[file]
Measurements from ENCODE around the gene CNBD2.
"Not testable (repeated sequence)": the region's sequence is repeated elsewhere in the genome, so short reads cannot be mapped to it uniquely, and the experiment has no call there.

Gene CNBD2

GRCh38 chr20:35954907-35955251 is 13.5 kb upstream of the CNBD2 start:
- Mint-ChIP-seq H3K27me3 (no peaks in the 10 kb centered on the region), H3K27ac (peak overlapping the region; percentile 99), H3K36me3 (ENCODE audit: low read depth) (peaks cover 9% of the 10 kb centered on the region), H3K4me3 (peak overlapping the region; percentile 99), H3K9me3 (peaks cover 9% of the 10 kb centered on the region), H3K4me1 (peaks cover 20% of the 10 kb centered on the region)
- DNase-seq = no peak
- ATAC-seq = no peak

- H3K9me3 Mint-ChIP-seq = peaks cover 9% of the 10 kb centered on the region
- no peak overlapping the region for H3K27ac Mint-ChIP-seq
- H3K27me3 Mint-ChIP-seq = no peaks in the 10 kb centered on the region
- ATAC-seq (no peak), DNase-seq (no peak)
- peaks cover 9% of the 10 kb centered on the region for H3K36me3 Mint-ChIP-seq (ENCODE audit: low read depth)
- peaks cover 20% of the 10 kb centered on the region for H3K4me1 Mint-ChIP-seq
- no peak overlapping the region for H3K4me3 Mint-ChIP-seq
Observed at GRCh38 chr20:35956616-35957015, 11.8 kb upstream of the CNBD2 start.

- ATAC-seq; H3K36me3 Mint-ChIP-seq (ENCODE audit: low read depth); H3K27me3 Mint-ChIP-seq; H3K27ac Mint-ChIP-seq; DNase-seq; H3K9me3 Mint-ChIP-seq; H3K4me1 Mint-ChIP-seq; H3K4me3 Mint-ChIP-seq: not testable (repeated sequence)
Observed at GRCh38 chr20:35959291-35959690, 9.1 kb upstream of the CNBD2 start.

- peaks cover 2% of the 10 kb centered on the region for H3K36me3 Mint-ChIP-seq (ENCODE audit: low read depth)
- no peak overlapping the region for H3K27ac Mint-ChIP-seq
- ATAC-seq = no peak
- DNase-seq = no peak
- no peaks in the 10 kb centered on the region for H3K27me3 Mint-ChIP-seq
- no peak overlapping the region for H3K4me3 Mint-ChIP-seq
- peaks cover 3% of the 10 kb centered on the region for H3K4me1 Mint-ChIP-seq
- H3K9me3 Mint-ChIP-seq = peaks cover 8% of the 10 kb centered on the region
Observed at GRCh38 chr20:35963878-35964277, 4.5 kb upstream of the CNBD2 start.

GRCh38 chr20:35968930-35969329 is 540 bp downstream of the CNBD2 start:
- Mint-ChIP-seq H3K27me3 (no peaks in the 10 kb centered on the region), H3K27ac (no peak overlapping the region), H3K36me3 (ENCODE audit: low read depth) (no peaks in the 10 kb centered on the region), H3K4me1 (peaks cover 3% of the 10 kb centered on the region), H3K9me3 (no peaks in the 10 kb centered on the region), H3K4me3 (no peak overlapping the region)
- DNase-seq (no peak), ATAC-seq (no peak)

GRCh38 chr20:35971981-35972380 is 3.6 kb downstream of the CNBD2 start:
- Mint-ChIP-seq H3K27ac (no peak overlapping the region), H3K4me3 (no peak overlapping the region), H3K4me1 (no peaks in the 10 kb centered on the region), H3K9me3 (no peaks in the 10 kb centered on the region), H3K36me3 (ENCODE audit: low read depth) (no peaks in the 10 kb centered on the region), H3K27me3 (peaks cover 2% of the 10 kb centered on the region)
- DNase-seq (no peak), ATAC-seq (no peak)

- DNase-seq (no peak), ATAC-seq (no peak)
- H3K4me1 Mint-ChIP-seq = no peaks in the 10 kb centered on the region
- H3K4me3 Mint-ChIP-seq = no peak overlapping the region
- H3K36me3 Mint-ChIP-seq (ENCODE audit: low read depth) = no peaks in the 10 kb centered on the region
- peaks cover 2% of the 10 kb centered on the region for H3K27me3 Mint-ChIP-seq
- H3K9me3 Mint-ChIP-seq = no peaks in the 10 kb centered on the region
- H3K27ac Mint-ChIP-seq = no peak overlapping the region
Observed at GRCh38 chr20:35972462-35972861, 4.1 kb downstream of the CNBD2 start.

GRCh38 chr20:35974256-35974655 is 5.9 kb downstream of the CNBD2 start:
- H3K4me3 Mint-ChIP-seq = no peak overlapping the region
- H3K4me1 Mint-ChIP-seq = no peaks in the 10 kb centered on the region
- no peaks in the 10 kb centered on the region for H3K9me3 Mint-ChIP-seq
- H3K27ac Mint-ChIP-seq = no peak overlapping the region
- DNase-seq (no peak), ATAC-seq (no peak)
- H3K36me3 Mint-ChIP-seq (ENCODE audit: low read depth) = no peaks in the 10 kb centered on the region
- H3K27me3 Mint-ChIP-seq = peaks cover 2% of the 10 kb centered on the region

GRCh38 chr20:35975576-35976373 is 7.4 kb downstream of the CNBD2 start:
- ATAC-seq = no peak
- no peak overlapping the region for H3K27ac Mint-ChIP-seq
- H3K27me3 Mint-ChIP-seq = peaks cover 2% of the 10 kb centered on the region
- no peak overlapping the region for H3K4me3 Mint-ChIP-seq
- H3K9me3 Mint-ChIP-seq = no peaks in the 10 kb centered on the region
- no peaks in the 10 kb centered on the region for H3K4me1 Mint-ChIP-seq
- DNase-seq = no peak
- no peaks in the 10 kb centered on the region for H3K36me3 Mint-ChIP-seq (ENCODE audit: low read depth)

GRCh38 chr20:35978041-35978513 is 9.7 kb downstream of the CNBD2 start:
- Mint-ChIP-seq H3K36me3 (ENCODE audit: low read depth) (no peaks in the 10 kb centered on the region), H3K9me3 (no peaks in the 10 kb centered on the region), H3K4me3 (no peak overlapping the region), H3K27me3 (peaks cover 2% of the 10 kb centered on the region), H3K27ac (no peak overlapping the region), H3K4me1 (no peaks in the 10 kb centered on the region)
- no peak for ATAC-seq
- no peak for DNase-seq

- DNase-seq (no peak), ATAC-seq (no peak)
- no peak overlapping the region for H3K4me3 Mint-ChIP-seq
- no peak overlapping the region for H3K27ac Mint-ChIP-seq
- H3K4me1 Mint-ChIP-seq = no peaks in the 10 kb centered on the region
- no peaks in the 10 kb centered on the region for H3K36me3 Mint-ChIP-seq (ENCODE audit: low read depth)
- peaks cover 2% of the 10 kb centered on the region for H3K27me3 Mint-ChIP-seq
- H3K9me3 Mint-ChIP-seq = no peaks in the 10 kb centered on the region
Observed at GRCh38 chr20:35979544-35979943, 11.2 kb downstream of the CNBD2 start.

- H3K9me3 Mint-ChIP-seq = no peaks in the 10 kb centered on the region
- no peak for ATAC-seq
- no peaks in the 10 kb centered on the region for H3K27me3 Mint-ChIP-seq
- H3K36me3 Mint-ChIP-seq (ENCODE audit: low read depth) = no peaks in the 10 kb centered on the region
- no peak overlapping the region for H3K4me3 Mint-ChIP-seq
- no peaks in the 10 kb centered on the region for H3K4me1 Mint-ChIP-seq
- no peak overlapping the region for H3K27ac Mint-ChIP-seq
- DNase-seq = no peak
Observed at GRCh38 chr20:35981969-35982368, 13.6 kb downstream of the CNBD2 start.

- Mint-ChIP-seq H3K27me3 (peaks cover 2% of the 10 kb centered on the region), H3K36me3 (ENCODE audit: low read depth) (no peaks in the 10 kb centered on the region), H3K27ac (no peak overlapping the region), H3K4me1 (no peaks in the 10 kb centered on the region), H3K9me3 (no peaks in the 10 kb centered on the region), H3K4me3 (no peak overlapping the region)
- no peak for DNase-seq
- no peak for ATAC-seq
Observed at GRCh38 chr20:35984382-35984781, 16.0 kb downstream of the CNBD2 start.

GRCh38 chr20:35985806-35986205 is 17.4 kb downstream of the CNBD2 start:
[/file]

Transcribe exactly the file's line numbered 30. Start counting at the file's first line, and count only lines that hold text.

GRCh38 chr20:35971981-35972380 is 3.6 kb downstream of the CNBD2 start: